Frank Herbert‘s novel “Dune” is an extremely hard book to adapt into film – with its mixture of space bureaucracy, mystical lore, and heart-racing, monster-fighting action. And the reason why most book fans power through that “uninspired” first half of the book is to get to the “incredibly weird and eccentric” second half.
However, director Denis Villeneuve has chosen to adapt only the first half of the book into “Dune: Part 1”. This risky move required Villeneuve to build some visual eccentricity of his own to push the story along.
And luckily for Villeneuve, he managed to create something that is grand in terms other than sheer length and plot complication. The planet Arrakis – Dune itself – can be described as intensely barren and hostile and seems full of deep traditions and legends. And while these impressive special effects suggest a giant world, Villeneuve’s minimalist approach leaves the audience to fill in many of the gaps. Thus, the audience is “left to wonder, not just observe”.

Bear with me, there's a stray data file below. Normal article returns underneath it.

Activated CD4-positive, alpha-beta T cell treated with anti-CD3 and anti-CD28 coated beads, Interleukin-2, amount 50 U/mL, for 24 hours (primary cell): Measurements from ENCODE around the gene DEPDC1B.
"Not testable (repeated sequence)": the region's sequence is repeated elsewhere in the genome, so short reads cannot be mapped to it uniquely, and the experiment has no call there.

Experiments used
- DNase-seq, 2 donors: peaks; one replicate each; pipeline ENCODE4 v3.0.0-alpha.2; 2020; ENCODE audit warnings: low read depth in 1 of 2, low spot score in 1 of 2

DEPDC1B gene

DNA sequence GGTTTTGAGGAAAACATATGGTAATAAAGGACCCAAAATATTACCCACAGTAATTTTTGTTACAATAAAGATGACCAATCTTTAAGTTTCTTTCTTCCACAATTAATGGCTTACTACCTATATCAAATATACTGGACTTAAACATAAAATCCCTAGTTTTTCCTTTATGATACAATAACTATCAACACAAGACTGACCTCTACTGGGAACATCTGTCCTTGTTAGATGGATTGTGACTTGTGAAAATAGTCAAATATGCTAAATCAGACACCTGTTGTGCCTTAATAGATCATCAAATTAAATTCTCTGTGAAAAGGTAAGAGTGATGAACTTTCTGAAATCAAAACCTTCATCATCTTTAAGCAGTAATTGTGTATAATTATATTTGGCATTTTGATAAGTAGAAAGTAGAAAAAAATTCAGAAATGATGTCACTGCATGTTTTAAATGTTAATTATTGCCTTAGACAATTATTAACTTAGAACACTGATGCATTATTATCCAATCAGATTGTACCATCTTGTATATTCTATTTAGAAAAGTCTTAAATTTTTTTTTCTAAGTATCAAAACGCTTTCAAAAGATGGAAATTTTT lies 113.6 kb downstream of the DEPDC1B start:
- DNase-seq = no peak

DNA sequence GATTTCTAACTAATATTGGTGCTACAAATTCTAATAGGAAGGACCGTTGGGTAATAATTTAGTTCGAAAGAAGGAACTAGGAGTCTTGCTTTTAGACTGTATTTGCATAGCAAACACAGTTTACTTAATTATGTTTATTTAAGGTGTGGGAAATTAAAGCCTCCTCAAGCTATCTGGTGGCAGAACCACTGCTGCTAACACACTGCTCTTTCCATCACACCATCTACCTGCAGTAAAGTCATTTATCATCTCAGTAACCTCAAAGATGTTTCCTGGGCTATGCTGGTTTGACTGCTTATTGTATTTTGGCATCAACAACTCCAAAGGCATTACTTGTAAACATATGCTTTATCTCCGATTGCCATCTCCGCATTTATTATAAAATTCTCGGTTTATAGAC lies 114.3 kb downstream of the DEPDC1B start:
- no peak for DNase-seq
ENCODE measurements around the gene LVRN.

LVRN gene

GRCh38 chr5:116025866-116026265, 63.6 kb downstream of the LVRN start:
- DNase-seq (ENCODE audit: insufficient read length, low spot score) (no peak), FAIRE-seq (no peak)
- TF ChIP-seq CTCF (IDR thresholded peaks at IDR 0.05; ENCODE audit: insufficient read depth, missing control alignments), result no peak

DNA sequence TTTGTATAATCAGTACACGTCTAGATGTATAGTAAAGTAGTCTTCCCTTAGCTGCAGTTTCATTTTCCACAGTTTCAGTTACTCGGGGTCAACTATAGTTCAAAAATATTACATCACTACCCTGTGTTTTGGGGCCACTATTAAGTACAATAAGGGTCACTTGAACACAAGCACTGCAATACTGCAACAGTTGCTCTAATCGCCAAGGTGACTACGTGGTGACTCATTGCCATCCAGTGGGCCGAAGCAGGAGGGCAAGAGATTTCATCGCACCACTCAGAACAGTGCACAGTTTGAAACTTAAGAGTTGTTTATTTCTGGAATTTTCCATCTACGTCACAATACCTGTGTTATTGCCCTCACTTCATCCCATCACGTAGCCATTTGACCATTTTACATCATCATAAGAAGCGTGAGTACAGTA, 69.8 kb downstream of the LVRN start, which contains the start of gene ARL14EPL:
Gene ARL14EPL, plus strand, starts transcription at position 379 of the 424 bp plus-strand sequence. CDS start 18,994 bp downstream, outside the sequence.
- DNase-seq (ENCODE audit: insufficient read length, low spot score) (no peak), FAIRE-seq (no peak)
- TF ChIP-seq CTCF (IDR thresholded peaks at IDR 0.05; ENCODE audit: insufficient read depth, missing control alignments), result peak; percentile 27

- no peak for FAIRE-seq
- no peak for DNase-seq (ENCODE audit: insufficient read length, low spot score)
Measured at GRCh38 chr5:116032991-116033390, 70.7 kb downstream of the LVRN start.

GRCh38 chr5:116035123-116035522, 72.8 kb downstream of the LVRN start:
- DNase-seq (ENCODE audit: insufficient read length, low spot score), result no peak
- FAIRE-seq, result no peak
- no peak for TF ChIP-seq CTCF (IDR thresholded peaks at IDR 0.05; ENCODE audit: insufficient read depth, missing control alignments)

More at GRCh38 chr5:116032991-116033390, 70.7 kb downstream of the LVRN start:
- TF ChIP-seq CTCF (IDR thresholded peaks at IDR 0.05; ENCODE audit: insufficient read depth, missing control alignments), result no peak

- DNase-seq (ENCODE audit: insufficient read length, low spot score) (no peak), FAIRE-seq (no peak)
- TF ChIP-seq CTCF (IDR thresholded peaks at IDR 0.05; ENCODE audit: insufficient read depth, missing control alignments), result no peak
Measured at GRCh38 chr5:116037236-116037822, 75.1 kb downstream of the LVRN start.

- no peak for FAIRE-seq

WATCH: Dune | Official Main Trailer
The importance of casting
At the centre of Dune is Paul (Timothée Chalamet), his father Duke Leto Atreides (Oscar Isaac) and his mother Jessica (Rebecca Ferguson). Paul has leadership thrust upon him as forces of history are brought to bear on him.
Paul is deliberately small and childlike in the face of indifferent forces that can tear him apart so easily. And his closeness to his mother emphasizes how small he is. But when he is initiated into her order of shadowy psychics, the audience begins to see how his weaknesses will become strengths instead.